English Practice Questions For IBPS Clerk Mains 2017

Dear Aspirants,



English Section is a topic that is feared by most of the candidates appearing in the IBPS Clerk Mains Exam. Though the sheer number of concepts and rules may seem intimidating at first, with discipline and the right approach, it is not difficult to master these concepts and their application to questions. Through such English Quizzes for IBPS Clerk and other upcoming exams, we will provide you with all types of high-level questions to ace the questions based on new pattern IBPS Clerk Mains.

DAY-12 Sentence Improvement

Directions (1-5): The following question consists of a passage in which certain phrase/Sentences are printed in bold.  Find out if there is an error in any of the bold part of the sentence, find the correct alternatives to replace those parts from the three options given below each question to make the sentence grammatically correct. If the given sentence is grammatically correct or does not require any correction, choose (e), i.e., “No correction required” as your answer.

Free and compulsory education of children in the 6 to 14 age group in India (1) become a fundamental right when, in 2002, Article 21-A was inserted in the 86th Amendment to the Constitution. This right was to be governed by law, as the state may determine, and the enforcing legislation for this came eight years later, as the Right of Children to Free and Compulsory Education (RTE) Act, 2010, or the RTE Act.
(2) With examples from all around hundred countries which having various and similar pieces of legislation or regulations already in place, there were practices drawn from similar experiences. (3) Since its enactment, the RTE Act has been lauded and disparaged. But there has been a concern not only over its provisions but also about the lacunae in the school education system. However, there are clauses in the Act (4) which has enormous catalytic potential but it have gone largely untouched and unnoticed. A focus on three of these provisions can result in an immediate and discernible impact.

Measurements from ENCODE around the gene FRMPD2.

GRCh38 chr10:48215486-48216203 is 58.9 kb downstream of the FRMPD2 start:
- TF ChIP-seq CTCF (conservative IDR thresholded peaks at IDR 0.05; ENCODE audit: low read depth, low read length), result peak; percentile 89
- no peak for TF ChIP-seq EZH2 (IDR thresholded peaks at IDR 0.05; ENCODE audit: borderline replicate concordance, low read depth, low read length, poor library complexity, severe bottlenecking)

The RTE Act is a game-changer in that it establishes that the onus to ensure free and compulsory education lies on the state. (5) However, the ‘compulsory’ and ‘state liability’ part needs to be imbibed by the educational bureaucracy, which is now lacking.

Q1. 
I. Will become a fundamental right
II. became a fundamental right
III. have became a fundamental right
(a) Only I
(b) Only II
(c) Only III
(d) Only I and II 
(e) No correction required

S1. Ans.(b)
Sol.Option B is the appropriate choice. Past Indefinite tense is required here, For this reason, other options can be eliminated easily.

Q2. 
I. having examples from over a hundred countries having various
II. With examples over from a hundred of the countries having a various
III. With examples from over a hundred countries having various
(a) Only I
(b) Only II
(c) Only III
(d) Only I and II 
(e) No correction required

S2. Ans.(c)
Sol.Option C is the most appropriate choice here. Other options can be ruled out as they are grammatically incorrect.

Q3. 
I. Since its enactment, the RTE Act been lauded and
II. Since their enactment, the RTE Act have been lauded and
III. Since its enactment, the RTE Act will been lauded and
(a) Only I
(b) Only II
(c) Only III
(d) Only I and II 
(e) No correction required

S3. Ans.(e)
Sol. No correction required

Q4. 
I. which had enormous catalytic potential though it
II. which must be having enormous catalytic potential but should
III. which have enormous catalytic potential but that
(a) Only I
(b) Only II
(c) Only III
(d) Only I and II 
(e) No correction required

S4. Ans.(c)
Sol. Option C is the most appropriate choice here.Plural verb "have" is the correct usage.

Q5. 
I. However, the ‘compulsory’ and ‘state liability’ part needs for be imbibe by the educational bureaucracy, which is
II. However, the ‘compulsory’ and ‘state liability’ part needed to be imbibed by the educational bureaucracy, which is then
III. Though, the ‘compulsory’ and ‘state liability’ are the part needs to be imbibed by the educational bureaucracy, which are in turn
(a) Only I
(b) Only II
(c) Only III
(d) Only I and II 
(e) No correction required

S5. Ans.(e)
Sol. No correction required